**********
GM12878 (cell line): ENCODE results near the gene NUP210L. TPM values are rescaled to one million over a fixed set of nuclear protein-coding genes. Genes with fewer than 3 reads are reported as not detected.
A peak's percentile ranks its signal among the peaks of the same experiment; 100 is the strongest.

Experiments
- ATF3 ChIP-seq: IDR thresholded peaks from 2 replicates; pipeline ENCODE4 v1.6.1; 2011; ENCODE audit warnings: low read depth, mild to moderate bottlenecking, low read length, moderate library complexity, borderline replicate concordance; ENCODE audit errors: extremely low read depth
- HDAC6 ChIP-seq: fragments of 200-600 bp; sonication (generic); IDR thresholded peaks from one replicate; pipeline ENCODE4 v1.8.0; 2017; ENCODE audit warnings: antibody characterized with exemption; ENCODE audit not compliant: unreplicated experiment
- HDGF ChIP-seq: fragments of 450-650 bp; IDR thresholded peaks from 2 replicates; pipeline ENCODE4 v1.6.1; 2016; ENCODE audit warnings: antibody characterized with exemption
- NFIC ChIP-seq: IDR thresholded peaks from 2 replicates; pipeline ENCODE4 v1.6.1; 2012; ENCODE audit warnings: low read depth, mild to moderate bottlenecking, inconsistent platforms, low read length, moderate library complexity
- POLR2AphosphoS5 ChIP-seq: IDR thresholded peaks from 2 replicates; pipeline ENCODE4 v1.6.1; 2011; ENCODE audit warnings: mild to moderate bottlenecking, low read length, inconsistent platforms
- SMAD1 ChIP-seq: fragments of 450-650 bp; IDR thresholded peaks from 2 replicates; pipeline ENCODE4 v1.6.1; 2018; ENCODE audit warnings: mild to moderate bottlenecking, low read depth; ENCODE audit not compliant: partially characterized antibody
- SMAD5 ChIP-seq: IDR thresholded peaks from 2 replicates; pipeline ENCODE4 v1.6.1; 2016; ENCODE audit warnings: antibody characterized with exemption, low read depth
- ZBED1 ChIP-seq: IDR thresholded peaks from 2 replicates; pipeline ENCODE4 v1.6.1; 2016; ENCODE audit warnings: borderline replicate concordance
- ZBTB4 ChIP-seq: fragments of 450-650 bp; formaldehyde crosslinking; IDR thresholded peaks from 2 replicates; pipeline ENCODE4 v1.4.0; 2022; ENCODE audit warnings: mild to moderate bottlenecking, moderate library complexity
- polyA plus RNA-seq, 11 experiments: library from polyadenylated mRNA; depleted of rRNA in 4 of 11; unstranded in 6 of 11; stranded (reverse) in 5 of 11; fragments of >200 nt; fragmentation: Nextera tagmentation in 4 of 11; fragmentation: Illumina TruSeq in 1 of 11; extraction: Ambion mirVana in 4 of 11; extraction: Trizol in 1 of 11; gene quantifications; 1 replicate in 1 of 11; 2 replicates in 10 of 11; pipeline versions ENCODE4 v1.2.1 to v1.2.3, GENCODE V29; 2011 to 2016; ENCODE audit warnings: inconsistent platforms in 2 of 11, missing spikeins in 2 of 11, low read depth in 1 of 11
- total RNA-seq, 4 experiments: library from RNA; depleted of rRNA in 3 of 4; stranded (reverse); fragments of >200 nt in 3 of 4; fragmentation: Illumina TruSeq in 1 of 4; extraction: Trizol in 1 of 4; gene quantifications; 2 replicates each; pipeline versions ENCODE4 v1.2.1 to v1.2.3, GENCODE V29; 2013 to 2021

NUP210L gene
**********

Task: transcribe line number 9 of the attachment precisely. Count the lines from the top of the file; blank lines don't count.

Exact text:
- SMAD1 ChIP-seq: fragments of 450-650 bp; IDR thresholded peaks from 2 replicates; pipeline ENCODE4 v1.6.1; 2018; ENCODE audit warnings: mild to moderate bottlenecking, low read depth; ENCODE audit not compliant: partially characterized antibody